High-flyer whose attraction was fatal

YOUNG, black, female gynaecologists are rare in the NHS and Joan Francisco was all of these. She was also stunningly attractive and intelligent. But, as her sister Margrette said, she had a certain naivety and was a poor judge of character and poor

chooser of men.

Dr Francisco's relationship with Tony Diedrick ended in December 1988 but he refused to accept it was over and on Boxing Day three years ago Dr Francisco was found dead in her west London flat. She had been due to fly to Los Angeles to spend the endof Christmas with her sisters, Margrette and Celia. Her funeral was attended by some of Britain's leading doctors and she was buried wearing her stethoscope.

Diedrick was arrested in March 1995 but freed without charge. The Francisco family then brought a civil action and yesterday Diedrick was named in the High Court as the murder of Dr Francisco. The family is claiming up to pounds 50,000 compensation.

Giving judgment, Mr Justice Alliot said Dr Francisco was a "remarkably attractive woman" who climbed high from a humble background. She drove a BMW, went to clubs and friends included the former Wimbledon footballer John Fashanu and the boxer Lennox


But the picture of the jet-setting party animal was tempered by a more intimate portrait of the home-loving baby of the family who played her mother's favourite pieces on the piano and delighted in giving surprise presents. The Franciscos lived in a

modest house in Acton, west London, and the three children were encouraged to be curious from an early age.

Their mother, Venus, from St Lucia, was a nurse, and their father, Alfred, from Belize, taught maths, physics and technical drawing in a secondary school until his retirement.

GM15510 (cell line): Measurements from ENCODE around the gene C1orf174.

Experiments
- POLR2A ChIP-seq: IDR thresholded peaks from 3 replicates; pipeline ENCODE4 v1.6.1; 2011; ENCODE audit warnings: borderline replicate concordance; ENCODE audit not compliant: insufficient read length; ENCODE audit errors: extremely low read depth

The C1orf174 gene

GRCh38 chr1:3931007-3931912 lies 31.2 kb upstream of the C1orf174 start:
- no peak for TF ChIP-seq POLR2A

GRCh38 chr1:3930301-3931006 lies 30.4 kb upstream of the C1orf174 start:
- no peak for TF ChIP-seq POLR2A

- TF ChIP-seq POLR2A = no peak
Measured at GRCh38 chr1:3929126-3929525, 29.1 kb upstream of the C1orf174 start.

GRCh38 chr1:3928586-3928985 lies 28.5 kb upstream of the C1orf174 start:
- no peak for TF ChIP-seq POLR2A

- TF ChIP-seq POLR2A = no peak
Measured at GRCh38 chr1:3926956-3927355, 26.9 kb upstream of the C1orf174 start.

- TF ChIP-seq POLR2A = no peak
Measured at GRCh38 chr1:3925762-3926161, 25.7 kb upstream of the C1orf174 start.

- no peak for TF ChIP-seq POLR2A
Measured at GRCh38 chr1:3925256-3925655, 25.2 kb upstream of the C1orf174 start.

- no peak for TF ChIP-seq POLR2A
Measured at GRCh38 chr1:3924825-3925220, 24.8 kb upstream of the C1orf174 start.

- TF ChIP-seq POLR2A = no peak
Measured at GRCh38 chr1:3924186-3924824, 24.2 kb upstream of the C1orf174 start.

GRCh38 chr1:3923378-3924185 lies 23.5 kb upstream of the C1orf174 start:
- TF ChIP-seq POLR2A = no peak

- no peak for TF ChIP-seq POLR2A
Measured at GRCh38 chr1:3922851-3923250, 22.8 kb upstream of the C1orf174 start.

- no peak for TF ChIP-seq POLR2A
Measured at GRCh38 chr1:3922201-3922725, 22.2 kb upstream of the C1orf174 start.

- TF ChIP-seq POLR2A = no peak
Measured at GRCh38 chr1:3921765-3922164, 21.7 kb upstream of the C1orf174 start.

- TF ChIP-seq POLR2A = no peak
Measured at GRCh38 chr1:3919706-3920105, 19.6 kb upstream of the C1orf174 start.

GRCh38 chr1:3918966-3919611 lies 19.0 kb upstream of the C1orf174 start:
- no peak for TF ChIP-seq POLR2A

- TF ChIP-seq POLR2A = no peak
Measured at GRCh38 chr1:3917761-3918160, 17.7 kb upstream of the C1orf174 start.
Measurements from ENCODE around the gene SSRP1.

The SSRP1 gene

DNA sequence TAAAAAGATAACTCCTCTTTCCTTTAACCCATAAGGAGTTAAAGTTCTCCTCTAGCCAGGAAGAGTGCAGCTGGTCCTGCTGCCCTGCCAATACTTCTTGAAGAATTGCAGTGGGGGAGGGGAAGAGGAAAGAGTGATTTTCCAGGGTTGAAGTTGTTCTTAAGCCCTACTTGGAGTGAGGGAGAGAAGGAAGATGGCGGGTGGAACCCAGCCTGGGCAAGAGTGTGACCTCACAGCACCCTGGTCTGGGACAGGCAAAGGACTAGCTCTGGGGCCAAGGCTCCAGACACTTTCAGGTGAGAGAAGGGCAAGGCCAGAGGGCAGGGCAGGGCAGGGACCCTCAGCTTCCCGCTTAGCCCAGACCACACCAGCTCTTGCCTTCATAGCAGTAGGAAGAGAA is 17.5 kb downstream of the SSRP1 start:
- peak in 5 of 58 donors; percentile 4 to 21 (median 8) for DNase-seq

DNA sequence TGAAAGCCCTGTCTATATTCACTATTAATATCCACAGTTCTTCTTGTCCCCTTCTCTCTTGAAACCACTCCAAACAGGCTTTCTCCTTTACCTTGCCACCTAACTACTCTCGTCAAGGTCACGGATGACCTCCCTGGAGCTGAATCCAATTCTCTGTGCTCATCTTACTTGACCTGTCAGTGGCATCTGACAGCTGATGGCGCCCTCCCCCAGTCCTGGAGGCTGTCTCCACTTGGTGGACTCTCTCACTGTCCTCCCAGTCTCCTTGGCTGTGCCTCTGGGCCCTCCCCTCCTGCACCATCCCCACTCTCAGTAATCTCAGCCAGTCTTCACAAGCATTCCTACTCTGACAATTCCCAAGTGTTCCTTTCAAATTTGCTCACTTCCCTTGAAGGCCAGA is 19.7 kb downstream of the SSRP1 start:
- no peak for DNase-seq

In an interview with the Independent last year Margrette recalled the family moving to Saudi Arabia for a couple of years when the sisters were young. "Father taught us at home, as though he was teaching secondary- school students. He taught Joan touse a slide rule when she was five. He encouraged us to have seeking minds and always be curious."

All three sisters went to a school that was mainly white but race was never an issue for them.

"What we projected was what we expected and what we received," said Margrette, who, with Celia, is a lawyer in Los Angeles. All three did well at school but Joan was the star.

"She was the most focused of all of us. When she had to study she wanted everybody else out of the way. She would listen to study tapes in her sleep in the hope that she would learn subliminally.

"She gave up chocolates for Lent and then later decided it wasn't wise for a child to eat them. So, at the age of nine, she gave up for good. At one stage, she decided that white flour wasn't good for her, so she baked her own bread every morning."

But Dr Francisco also loved to dance and play the piano. At school she did the high jump and played netball.

However, her potential was not always appreciated at school and when she wanted to apply to medical college she was told she would not succeed, despite gaining straight As at A- level.

With a determination typical of the entire Francisco family she applied for and was accepted by all five medical schools that she chose. She took up a place in 1991 at the Royal Free Medical Hospital, where she specialised in obstetrics and gynaecology.

Margrette said recently: "She loved her work and cared passionately about her patients. She said bringing life into the world and saving lives was the most valuable contribution she could make."

Venus, said simply: "I shed tears every day for the loss of my precious daughter who brought life to so many during her short life as a gynaecologist and obstetrician. What a waste of life and talent."